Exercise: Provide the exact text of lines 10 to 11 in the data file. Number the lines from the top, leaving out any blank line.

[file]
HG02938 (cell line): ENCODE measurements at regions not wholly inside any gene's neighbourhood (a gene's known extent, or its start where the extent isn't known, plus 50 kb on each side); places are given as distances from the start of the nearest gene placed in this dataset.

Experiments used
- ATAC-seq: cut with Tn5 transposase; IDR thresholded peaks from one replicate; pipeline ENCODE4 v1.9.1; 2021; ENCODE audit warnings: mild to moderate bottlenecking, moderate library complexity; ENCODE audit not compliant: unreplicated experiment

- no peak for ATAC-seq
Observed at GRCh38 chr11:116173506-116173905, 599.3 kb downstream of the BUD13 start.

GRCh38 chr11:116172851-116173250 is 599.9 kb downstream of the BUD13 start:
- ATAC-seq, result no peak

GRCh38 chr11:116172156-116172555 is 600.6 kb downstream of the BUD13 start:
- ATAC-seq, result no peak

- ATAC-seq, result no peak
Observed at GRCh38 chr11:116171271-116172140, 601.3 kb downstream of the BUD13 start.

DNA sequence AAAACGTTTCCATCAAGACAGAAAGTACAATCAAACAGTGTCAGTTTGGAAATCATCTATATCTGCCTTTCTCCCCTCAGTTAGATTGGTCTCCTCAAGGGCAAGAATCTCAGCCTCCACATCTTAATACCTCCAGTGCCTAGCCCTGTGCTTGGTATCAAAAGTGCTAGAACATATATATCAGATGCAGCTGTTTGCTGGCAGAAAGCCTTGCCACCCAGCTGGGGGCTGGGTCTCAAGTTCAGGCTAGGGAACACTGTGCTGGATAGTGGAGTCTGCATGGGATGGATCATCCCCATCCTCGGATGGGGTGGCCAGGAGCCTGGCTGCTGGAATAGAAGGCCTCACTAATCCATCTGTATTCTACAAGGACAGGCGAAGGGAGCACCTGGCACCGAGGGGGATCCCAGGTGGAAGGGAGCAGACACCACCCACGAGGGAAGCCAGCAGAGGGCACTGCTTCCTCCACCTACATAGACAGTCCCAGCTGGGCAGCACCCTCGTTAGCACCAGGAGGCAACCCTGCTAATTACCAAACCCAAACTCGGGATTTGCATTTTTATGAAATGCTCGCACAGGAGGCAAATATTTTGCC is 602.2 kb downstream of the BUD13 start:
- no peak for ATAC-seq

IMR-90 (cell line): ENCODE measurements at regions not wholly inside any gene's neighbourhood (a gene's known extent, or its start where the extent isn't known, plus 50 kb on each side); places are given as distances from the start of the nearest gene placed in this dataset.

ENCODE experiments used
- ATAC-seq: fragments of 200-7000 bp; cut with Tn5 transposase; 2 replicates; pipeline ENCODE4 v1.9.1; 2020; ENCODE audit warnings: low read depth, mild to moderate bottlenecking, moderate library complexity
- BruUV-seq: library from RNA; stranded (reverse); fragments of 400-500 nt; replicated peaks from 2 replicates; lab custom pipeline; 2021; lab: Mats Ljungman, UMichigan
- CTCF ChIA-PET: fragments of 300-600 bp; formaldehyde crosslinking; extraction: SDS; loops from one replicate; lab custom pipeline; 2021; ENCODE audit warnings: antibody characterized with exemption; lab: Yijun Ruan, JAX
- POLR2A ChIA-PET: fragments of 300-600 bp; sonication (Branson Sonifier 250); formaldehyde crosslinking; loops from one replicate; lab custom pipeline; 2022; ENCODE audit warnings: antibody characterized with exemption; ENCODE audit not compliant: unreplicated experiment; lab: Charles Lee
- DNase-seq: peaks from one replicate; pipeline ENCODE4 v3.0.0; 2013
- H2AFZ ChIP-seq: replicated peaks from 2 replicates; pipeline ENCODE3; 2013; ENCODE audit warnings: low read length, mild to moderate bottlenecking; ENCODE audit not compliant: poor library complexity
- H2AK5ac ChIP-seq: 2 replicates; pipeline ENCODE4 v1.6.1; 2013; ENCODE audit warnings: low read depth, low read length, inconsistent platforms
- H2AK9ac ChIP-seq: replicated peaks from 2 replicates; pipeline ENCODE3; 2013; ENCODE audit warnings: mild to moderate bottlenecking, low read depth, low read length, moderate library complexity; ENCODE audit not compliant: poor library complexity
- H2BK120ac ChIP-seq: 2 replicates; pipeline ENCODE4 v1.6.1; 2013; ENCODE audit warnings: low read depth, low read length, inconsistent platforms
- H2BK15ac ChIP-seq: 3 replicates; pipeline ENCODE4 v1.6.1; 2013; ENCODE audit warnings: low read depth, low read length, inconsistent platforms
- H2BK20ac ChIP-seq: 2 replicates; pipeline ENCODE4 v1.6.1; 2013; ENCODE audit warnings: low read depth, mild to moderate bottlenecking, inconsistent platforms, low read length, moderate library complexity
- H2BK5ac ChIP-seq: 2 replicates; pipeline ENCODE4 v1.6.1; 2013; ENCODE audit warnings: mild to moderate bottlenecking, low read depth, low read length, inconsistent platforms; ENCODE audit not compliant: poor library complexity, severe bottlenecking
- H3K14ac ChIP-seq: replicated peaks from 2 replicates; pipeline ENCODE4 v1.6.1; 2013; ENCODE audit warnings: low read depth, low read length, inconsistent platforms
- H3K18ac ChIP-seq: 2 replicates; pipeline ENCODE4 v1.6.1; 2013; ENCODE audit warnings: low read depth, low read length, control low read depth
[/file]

- ATAC-seq, result no peak
Observed at GRCh38 chr11:116171271-116172140, 601.3 kb downstream of the BUD13 start.